Given that some respondents may not be willing to disclose their 'partner' relationship, the existing classification of the relationship of 'partner' or 'domestic partner' under the category of 'Others/unrelated persons' is considered to be a more flexible approach. It caters for people who, on the one hand, need to report truthfully in the census but, on the other hand, have concerns about disclosing their 'partner' relationship. As regards same-sex spouses, if they would report themselves as 'partners'/'domestic partners' and their sex accordingly in the census, no error message will appear.

On the question of 'ethnic group', the classification adopted in the census is determined with reference to a combination of concepts such as cultural origins, nationality, colour and language.

This practice is in line with the recommendations in the Principles and Recommendations for Population and Housing Censuses (Revision 2) published by the United Nations in 2008, and has also taken into account the practices of other countries/ territories as well as local circumstances.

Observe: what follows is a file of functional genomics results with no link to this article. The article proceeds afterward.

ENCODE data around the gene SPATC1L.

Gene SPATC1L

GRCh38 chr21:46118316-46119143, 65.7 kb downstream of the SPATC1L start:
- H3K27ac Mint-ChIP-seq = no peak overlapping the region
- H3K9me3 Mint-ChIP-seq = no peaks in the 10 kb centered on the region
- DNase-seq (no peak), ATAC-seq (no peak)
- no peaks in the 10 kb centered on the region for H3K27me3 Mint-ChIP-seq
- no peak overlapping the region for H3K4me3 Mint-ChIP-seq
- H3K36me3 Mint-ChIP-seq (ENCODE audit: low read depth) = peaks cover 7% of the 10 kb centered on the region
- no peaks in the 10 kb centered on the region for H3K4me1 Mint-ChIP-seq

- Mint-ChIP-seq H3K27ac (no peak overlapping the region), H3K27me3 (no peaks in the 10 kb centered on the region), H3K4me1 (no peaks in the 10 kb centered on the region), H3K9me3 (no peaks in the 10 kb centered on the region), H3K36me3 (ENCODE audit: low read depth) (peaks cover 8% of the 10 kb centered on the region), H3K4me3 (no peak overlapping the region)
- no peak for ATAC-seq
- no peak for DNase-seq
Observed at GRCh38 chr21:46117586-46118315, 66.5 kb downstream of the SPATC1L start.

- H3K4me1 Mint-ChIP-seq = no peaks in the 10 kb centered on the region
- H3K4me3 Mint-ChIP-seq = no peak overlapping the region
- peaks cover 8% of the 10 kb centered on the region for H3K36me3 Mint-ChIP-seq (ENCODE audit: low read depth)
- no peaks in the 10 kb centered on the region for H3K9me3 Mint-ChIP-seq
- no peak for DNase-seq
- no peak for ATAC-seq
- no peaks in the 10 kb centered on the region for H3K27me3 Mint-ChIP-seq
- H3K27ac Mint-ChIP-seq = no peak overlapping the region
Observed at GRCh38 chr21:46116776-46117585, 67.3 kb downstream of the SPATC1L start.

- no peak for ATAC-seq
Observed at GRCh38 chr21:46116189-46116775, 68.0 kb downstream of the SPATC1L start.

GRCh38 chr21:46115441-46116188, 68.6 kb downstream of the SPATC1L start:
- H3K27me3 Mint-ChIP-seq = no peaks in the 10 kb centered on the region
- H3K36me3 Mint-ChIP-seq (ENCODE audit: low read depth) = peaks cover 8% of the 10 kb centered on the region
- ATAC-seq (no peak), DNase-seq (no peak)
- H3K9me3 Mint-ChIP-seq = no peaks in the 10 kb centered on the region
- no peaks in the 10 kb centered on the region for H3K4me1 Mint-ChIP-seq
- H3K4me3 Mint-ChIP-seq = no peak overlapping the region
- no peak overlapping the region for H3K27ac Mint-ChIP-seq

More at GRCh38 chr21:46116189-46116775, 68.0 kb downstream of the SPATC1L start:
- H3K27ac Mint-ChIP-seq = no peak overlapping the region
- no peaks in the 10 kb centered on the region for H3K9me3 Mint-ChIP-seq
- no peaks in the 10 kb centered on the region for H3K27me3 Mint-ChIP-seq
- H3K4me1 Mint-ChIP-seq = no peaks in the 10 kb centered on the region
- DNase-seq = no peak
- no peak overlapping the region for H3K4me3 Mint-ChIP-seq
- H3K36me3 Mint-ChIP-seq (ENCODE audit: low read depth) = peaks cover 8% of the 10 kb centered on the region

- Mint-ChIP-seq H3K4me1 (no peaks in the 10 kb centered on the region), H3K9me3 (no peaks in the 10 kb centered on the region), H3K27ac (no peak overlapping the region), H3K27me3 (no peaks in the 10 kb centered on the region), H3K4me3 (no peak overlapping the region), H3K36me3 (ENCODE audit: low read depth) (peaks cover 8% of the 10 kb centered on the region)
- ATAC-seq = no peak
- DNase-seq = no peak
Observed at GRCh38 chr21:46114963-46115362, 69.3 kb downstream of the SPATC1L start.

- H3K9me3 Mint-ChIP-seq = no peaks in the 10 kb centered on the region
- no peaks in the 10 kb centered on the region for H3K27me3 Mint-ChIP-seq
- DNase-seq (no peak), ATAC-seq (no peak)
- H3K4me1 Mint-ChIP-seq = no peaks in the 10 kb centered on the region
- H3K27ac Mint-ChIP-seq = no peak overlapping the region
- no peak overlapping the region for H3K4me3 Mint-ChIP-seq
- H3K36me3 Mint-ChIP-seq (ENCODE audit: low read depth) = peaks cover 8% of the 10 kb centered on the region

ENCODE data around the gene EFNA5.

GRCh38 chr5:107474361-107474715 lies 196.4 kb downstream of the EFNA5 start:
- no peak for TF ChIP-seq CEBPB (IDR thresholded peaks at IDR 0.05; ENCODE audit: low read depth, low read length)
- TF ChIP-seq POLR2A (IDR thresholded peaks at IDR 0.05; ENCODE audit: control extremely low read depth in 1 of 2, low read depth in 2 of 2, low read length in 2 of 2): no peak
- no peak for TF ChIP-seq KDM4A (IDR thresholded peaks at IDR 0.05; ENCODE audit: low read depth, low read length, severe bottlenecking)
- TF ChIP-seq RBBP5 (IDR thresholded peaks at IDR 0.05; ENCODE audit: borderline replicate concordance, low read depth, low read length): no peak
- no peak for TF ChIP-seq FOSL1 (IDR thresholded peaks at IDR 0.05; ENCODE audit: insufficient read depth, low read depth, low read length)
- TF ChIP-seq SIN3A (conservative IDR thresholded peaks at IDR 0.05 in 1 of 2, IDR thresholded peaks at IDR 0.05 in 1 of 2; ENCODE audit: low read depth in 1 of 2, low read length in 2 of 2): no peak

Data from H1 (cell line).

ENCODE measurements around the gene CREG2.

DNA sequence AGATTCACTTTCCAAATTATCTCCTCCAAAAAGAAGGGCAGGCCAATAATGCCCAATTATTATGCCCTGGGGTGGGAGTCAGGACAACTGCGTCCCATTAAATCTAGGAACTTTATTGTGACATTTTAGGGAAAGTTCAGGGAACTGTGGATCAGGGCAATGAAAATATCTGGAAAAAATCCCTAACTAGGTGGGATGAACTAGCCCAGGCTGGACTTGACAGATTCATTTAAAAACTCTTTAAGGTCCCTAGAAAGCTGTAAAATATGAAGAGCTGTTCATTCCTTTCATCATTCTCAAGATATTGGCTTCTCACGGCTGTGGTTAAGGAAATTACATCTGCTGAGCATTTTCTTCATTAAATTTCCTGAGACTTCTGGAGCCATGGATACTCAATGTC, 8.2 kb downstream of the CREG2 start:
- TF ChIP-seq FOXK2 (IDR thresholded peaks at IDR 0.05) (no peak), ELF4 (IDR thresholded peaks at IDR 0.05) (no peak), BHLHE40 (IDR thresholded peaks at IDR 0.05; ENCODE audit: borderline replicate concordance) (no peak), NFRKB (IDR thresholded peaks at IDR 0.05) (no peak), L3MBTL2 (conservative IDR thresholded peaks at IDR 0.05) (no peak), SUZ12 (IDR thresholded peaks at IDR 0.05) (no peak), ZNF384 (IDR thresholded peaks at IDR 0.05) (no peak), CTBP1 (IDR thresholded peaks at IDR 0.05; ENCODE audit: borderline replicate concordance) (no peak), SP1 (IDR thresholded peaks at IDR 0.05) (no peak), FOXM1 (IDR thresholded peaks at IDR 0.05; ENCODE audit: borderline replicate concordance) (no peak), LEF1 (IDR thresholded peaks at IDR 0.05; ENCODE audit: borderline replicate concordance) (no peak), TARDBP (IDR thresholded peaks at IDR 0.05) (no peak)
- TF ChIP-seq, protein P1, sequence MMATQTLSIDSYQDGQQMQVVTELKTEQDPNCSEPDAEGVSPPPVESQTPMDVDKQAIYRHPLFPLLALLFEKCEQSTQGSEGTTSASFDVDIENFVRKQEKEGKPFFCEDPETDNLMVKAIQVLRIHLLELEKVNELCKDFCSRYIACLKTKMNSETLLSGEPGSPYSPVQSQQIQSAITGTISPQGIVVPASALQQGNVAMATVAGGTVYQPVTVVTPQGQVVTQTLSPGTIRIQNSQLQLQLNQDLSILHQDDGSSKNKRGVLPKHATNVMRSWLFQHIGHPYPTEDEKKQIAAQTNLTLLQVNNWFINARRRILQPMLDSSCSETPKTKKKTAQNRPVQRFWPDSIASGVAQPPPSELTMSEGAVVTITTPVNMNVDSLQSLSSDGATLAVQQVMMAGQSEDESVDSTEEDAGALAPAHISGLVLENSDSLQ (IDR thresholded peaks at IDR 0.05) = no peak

According to the 2006 by-census, 95 per cent of our population were Chinese, and among the non-Chinese population, Asians accounted for about 83.4 per cent while 'Black' and 'White' are the two other major ethnic groups. Therefore, there are more Asian-related ethnic groups in the census.

I hope this information is useful for your readers to have a better understanding about the classifications used in the census.

John Lam, for commissioner for census and statistics

Don't make moral subject compulsory